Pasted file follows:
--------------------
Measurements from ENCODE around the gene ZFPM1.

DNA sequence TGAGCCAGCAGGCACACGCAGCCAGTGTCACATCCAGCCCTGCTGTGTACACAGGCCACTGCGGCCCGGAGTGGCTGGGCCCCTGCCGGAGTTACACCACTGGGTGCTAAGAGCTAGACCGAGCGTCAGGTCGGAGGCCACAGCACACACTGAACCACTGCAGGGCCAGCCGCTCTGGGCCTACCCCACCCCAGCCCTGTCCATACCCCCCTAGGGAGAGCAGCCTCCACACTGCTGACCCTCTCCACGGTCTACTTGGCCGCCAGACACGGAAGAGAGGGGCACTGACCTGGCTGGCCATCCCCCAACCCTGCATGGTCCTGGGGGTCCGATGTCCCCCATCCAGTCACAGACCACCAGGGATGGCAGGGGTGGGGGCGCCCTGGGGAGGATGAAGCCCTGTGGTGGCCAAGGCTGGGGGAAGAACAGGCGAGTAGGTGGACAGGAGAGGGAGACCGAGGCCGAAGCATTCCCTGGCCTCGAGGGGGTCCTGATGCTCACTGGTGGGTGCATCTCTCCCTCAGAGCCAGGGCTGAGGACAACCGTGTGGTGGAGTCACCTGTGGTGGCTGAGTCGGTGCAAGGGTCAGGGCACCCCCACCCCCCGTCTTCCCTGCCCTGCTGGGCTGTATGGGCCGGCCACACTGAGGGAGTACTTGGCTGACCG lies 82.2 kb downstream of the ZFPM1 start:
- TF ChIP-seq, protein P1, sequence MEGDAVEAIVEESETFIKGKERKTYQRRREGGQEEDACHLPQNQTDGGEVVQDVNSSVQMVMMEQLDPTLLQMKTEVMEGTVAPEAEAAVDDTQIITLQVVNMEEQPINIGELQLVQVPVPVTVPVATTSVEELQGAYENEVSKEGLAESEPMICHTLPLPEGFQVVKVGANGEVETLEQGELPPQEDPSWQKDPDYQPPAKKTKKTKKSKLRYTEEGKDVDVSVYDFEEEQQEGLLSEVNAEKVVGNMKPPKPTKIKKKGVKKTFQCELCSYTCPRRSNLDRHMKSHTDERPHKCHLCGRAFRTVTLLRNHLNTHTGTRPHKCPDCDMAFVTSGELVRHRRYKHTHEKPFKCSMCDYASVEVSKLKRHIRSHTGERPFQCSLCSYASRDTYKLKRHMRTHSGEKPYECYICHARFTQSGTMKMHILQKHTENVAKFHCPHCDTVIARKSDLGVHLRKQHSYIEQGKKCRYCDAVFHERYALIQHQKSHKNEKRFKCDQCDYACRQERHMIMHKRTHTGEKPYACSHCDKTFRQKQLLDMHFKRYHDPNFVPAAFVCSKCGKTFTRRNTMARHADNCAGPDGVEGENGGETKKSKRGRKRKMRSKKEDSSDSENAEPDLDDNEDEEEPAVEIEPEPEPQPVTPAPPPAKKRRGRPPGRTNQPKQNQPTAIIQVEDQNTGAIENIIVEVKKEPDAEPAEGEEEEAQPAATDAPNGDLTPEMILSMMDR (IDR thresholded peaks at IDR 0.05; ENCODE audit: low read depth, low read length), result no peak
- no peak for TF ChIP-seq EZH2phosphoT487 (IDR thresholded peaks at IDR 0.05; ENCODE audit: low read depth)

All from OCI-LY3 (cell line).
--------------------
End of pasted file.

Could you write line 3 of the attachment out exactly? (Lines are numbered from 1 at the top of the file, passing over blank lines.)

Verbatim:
- TF ChIP-seq, protein P1, sequence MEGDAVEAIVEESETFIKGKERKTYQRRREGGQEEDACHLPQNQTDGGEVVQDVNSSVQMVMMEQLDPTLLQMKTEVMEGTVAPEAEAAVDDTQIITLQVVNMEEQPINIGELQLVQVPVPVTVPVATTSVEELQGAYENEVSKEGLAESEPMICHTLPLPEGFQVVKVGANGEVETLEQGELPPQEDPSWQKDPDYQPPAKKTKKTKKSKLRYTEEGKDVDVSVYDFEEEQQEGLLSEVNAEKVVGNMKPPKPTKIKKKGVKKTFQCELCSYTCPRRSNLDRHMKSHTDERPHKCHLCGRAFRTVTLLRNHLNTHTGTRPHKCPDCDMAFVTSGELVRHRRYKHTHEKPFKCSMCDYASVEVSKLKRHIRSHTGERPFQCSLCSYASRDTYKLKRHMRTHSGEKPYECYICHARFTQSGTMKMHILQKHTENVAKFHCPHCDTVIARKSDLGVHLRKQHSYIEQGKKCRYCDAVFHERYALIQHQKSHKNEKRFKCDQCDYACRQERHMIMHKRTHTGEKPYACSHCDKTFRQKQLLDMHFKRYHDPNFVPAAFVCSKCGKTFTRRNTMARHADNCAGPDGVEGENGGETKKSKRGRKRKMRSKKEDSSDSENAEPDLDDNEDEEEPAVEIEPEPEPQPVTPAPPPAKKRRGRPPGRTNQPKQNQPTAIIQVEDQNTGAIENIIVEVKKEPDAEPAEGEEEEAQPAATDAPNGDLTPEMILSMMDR (IDR thresholded peaks at IDR 0.05; ENCODE audit: low read depth, low read length), result no peak